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Alabama Profile First Quarter 2010 Will it be a gradual U? This is the most likely scenario because consumers have collectively realized that they need to rebuild net worth the old-fashioned way – saving by spending less. De-leveraging will continue to occur because consumers receive fewer attractive low-interest rate credit offers in their mailbox as compared to several years ago.

As an affiliate with the League of Southeastern Credit Unions, we are pleased to provide you with this Profile that contains background economic and financial information that may be of assistance for your credit union. All affiliated credit unions should have already received their Customized Performance Report for the first Quarter. If you haven’t received your report, please contact Bill Berg, vice president of regulatory affairs and he will resend it.

Improvements in unemployment numbers must be taken with a grain of salt. The unemployment formula divides the unemployed by total workers. This equation excludes people who have stopped looking because they are depressed and people who are underemployed. As the recovery continues to gain traction and previously unemployed people find jobs, those reductions are offset by gains as unemployed and underemployed individuals become counted in the unemployed group in the numerator which keeps the unemployment rate bumping in the nine to ten percent area for most of 2010.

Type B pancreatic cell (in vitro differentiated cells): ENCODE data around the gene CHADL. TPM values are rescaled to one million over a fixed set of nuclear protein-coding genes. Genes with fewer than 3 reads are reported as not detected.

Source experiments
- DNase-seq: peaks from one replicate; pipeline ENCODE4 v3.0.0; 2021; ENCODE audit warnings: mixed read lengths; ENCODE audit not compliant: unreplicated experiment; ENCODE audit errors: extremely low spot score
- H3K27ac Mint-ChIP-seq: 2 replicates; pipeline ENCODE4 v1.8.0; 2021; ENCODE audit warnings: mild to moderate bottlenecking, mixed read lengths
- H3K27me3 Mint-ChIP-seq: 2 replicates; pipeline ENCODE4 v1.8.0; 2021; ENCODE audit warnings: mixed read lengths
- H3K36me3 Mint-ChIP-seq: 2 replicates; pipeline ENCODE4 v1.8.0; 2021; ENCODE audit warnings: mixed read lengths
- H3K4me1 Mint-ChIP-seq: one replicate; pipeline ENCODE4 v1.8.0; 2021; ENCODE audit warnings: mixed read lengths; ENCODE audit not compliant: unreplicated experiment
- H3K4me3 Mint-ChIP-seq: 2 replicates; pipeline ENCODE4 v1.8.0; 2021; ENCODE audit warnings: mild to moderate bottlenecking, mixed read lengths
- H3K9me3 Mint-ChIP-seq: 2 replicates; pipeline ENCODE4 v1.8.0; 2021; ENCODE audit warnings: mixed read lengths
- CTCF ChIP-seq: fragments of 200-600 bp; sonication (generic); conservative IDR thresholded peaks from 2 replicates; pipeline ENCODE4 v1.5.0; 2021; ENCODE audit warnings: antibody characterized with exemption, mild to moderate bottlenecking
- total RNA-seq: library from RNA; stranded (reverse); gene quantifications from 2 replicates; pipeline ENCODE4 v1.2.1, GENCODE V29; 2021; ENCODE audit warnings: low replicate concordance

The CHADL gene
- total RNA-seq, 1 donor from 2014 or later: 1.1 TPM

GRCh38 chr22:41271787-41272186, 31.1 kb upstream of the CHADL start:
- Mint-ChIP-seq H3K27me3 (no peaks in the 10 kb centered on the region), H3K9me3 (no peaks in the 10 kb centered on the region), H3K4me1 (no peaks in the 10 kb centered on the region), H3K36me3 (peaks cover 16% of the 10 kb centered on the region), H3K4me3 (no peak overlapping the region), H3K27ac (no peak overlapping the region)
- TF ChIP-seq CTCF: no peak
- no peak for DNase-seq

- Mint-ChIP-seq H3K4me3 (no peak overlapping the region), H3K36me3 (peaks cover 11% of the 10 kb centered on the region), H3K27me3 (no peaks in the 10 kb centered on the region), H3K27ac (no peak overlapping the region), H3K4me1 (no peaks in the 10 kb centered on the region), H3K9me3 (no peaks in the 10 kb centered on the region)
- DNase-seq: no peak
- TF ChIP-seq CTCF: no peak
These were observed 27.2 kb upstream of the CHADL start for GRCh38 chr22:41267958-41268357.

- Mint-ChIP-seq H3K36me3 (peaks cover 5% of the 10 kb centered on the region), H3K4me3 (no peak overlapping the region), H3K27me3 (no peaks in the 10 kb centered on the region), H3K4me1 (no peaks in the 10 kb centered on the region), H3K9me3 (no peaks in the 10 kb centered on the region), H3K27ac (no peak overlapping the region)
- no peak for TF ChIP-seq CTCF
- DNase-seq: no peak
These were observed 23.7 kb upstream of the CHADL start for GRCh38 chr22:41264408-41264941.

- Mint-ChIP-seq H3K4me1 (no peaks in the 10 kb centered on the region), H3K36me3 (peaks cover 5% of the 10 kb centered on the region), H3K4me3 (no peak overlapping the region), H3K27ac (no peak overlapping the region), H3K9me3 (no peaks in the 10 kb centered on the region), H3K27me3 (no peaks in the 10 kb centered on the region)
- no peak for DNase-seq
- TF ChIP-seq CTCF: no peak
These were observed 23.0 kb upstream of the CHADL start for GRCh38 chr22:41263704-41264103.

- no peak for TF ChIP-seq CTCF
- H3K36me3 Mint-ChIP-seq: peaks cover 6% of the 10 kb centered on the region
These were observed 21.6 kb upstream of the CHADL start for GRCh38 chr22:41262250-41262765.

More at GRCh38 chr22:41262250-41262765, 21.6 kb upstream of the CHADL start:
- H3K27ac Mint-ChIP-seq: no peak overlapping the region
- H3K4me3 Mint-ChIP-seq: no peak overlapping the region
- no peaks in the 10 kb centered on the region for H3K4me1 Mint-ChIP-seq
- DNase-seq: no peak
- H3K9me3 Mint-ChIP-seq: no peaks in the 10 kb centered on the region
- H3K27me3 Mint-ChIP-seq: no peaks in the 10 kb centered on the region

In the last profile, it was mentioned that the Great Recession was over. It has become increasingly clear that the recovery has been a jobless one and there are many unemployed or underemployed people. Until the unemployment and underemployment rates decrease, the anxiety that many consumers have will continue causing them to hold back on spending. Since consumer spending is such a large part (two thirds to three fourths) of the nation’s gross domestic product (GDP), the recovery will continue to sputter along. What will the recovery look like?

There are several economic indicators that are important for Alabama’s credit unions to track; unemployment rate, home prices, delinquent loans to loans, and net charge offs.

Will it be a classic V? This is highly unlikely. Because so many jobs were lost during the Great Recession, many economists and the LSCU believe it will take several years for the economy to rebuild lost jobs.

Alabama’s high unemployment is a deterrent to those thinking about relocating to the state. This slows down population growth and new residential home construction resulting in higher unemployment for the construction and associated service industries. Less demand for housing ultimately increases home foreclosures.